Inside a Geek Conference for Better Health Outcomes

What do you get when you combine a bunch of tech nerds, science geeks, and PhDs? You get the first-ever Wired Health Conference: Living by Numbers, a collaboration of the Robert Wood Johnson Foundation (RWJF) and Wired magazine. (See RWJF: Grants for Public Health.) At first glance, this conference of the ultrasmart would seem to be a potpourri of professors causing anyone attending the conference that isn't at least an MD feel a little less than smart. On the contrary, the Robert Wood Johnson Foundation staunchly believes that better health comes by way of better information. Who better to share that information than the foremost tech nerds, science geeks, and PhDs of the world?

The Wired Health Conference will take place in New York City from Monday, October 15 through Tuesday, October 16. Confirmed speakers in attendance include the creator of the "first self-replicating bacterial cell constructed entirely with synthetic DNA" and the guy who developed the Mathematica computation system. These concepts are way out of most of our wheelhouses, although they sound very impressive.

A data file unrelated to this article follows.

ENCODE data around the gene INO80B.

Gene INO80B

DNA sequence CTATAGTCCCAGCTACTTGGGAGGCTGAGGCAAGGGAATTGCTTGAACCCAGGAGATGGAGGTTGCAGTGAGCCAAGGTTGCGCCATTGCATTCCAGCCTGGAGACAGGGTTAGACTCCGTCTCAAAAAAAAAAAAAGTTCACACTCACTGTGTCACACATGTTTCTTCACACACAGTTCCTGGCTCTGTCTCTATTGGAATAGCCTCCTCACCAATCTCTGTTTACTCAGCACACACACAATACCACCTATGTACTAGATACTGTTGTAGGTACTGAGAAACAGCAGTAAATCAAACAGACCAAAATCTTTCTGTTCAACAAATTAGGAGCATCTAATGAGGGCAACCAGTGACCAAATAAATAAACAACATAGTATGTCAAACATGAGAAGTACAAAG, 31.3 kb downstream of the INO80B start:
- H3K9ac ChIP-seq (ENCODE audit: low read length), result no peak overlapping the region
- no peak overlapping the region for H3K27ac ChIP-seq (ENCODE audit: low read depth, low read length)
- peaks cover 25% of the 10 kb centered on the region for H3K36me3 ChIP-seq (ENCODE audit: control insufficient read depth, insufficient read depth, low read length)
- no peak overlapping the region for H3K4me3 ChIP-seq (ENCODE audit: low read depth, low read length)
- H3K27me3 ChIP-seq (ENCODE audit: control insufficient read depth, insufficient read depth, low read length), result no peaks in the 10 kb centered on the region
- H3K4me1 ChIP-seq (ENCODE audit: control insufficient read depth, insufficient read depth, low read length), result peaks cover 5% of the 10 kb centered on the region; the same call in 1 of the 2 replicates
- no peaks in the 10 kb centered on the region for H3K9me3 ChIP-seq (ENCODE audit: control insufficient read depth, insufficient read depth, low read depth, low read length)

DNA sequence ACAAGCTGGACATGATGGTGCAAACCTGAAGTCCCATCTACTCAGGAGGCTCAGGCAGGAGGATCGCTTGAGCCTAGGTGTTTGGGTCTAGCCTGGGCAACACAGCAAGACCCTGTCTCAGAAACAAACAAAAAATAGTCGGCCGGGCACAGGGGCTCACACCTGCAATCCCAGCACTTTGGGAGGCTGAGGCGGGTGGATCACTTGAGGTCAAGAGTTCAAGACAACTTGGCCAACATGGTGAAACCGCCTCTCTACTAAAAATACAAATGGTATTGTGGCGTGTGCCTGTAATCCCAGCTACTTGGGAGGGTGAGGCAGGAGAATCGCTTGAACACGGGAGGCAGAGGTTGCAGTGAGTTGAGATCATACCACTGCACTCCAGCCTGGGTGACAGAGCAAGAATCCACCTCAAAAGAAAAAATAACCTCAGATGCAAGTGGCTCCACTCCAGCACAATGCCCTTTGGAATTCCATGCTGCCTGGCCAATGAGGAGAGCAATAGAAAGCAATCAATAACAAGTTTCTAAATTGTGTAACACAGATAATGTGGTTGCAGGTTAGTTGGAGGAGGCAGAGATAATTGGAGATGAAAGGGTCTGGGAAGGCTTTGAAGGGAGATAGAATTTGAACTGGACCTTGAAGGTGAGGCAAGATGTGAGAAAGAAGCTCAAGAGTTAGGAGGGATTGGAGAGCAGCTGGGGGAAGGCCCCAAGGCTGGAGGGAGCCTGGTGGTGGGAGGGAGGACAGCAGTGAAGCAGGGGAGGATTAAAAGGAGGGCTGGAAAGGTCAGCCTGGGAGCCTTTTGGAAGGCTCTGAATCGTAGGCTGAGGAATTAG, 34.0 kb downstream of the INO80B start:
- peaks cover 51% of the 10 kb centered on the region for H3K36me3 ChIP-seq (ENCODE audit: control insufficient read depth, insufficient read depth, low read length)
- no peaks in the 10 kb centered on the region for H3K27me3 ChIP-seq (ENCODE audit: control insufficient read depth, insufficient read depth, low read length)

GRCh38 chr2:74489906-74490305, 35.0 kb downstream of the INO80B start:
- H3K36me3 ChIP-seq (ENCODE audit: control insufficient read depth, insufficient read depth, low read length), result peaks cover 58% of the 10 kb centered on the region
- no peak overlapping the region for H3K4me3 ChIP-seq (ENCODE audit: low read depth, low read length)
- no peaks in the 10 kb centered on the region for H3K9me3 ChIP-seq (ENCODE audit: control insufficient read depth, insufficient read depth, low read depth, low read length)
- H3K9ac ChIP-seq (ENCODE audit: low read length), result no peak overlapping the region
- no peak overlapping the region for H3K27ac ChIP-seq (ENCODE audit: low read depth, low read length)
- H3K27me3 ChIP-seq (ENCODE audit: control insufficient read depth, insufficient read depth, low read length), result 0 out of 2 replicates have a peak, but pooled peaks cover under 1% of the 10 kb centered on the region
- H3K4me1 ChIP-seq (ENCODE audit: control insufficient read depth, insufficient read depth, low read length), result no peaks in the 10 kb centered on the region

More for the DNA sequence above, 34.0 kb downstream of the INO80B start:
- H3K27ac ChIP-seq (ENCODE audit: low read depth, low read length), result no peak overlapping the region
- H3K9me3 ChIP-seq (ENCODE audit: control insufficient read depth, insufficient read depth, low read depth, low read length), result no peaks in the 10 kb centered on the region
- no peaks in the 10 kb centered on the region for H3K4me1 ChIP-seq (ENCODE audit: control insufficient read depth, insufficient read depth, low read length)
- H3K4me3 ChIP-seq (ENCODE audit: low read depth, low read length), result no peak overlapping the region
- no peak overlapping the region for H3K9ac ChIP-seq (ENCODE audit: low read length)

The goals of the conference are: 1) start a new national dialogue regarding how science, medicine, and technology can come together to help doctors make the most informed real-time decisions and 2) span the "gap between healthcare and technology."

Using technology to gauge physical performance is not a new phenomenon and actually has a name: health tech. Professional athletes do it. Olympians do it. In fact, many of us have probably used health tech on a smaller scale by using a pedometer.

Doctors love keeping people healthy, tech nerds love their gadgets, science geeks love — and the Robert Wood Johnson Foundation loves its health-related data. All of these big brains convening in one room sounds like a pretty genius plan that will likely result in exciting new ideas and concepts in the emerging health tech industry.